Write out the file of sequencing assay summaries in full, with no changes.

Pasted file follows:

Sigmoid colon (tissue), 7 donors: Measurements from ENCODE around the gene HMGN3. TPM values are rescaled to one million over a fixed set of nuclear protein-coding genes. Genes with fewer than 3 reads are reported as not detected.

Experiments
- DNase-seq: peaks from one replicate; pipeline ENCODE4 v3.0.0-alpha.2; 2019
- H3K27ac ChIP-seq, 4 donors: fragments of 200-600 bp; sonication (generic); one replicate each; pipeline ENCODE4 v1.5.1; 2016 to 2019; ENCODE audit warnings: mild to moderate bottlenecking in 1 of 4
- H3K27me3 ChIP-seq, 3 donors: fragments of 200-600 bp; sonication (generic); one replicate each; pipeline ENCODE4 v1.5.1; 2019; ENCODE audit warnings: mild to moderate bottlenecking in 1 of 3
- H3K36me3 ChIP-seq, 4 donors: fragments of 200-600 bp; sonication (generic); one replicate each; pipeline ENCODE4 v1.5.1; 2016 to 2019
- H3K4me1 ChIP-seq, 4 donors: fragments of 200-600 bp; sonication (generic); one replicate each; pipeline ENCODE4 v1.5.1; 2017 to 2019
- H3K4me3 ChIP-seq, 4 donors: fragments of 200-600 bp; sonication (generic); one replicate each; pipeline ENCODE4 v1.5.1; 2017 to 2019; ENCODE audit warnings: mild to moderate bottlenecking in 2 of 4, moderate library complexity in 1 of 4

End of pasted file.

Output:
Sigmoid colon (tissue), 7 donors: Measurements from ENCODE around the gene HMGN3. TPM values are rescaled to one million over a fixed set of nuclear protein-coding genes. Genes with fewer than 3 reads are reported as not detected.

Experiments
- DNase-seq: peaks from one replicate; pipeline ENCODE4 v3.0.0-alpha.2; 2019
- H3K27ac ChIP-seq, 4 donors: fragments of 200-600 bp; sonication (generic); one replicate each; pipeline ENCODE4 v1.5.1; 2016 to 2019; ENCODE audit warnings: mild to moderate bottlenecking in 1 of 4
- H3K27me3 ChIP-seq, 3 donors: fragments of 200-600 bp; sonication (generic); one replicate each; pipeline ENCODE4 v1.5.1; 2019; ENCODE audit warnings: mild to moderate bottlenecking in 1 of 3
- H3K36me3 ChIP-seq, 4 donors: fragments of 200-600 bp; sonication (generic); one replicate each; pipeline ENCODE4 v1.5.1; 2016 to 2019
- H3K4me1 ChIP-seq, 4 donors: fragments of 200-600 bp; sonication (generic); one replicate each; pipeline ENCODE4 v1.5.1; 2017 to 2019
- H3K4me3 ChIP-seq, 4 donors: fragments of 200-600 bp; sonication (generic); one replicate each; pipeline ENCODE4 v1.5.1; 2017 to 2019; ENCODE audit warnings: mild to moderate bottlenecking in 2 of 4, moderate library complexity in 1 of 4